You might have felt it reaching for that last backhand shot.  Or while trying to put some extra mustard on that serve for match point.  And most likely when you woke up the next morning and picked up your toothbrush.

Lateral Epicondylitis, or “Tennis Elbow”, is a fairly common condition among anyone who’s serious about their tennis game.  It occurs when the extensor muscles of the forearm become inflamed from certain repetitive movements.  The result is soreness of the forearm muscles, tenderness felt on the outside of the elbow, and aching and stiffness in the joint upon waking in the morning.

The following movements, performed over and over again while playing, will often result in tennis elbow:

1)  Bending the wrist extensively, as in a late forehand swing.

2)  Using poor technique on a one-handed backhand.

3)  Snapping and twisting the wrist while attempting to serve with power.

There are several simple guidelines for minimizing the risk of tennis elbow:

1)  Be mindful of your form, and correct it as needed, both during practice and while warming up for a match.

2)  Targeted strength and flexibility exercises will help these muscles stay balanced and minimize the risk of injury.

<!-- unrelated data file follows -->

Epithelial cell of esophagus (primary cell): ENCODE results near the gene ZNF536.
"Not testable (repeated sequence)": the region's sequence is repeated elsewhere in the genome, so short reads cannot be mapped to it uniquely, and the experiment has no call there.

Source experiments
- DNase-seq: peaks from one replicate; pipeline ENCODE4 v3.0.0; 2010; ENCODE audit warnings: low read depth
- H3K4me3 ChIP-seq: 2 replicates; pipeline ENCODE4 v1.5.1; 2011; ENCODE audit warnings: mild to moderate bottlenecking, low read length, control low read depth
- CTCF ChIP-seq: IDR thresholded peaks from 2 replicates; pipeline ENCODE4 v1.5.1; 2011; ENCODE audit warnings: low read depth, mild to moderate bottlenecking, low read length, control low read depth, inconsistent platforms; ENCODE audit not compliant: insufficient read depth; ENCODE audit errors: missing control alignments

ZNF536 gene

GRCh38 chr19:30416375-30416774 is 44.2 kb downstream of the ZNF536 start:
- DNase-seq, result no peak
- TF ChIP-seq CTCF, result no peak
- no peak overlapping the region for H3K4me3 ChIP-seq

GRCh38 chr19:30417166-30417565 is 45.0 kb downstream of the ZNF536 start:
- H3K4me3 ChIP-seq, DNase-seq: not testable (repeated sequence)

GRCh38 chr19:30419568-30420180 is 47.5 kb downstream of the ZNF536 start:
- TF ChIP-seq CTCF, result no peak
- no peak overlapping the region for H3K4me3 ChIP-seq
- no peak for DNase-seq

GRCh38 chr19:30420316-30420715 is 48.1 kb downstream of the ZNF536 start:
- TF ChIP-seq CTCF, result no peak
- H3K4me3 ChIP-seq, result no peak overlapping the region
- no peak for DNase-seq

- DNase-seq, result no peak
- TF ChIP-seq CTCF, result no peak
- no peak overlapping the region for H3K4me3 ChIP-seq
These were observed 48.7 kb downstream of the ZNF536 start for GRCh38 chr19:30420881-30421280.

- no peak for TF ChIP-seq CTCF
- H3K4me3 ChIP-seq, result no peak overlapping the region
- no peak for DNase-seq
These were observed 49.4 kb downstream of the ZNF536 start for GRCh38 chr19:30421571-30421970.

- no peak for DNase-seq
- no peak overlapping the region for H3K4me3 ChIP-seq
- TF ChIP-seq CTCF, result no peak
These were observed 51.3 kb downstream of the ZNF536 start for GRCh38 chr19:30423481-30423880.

3)  Getting regular Chiropractic adjustments in your cervical and upper thoracic spine will keep the nerves of your neck, shoulder and arm in optimal condition.

4)  Ice therapy with any sign of tenderness or inflammation, and getting adequate rest to allow your muscles to recover before exerting them again.

Fortunately, tennis elbow doesn’t usually result in any long-term conditions as long as it’s identified early and treated properly.  Normally ice packs and some extra rest is all it takes to recover.

However, preventing an injury is much more effective than treating an injury. Understanding the biomechanics of tennis elbow with a movement analysis is crucial. This knowledge will help you develop practice habits and exercises that will train your body to stay balanced  and avoid the movements that lead to this painful condition.  This ounce of prevention will keep you popping open fresh cans of tennis balls all day long instead of being wrapped up in ice packs on the sidelines.

Daniel Sim, DPT
Vida Bellevue

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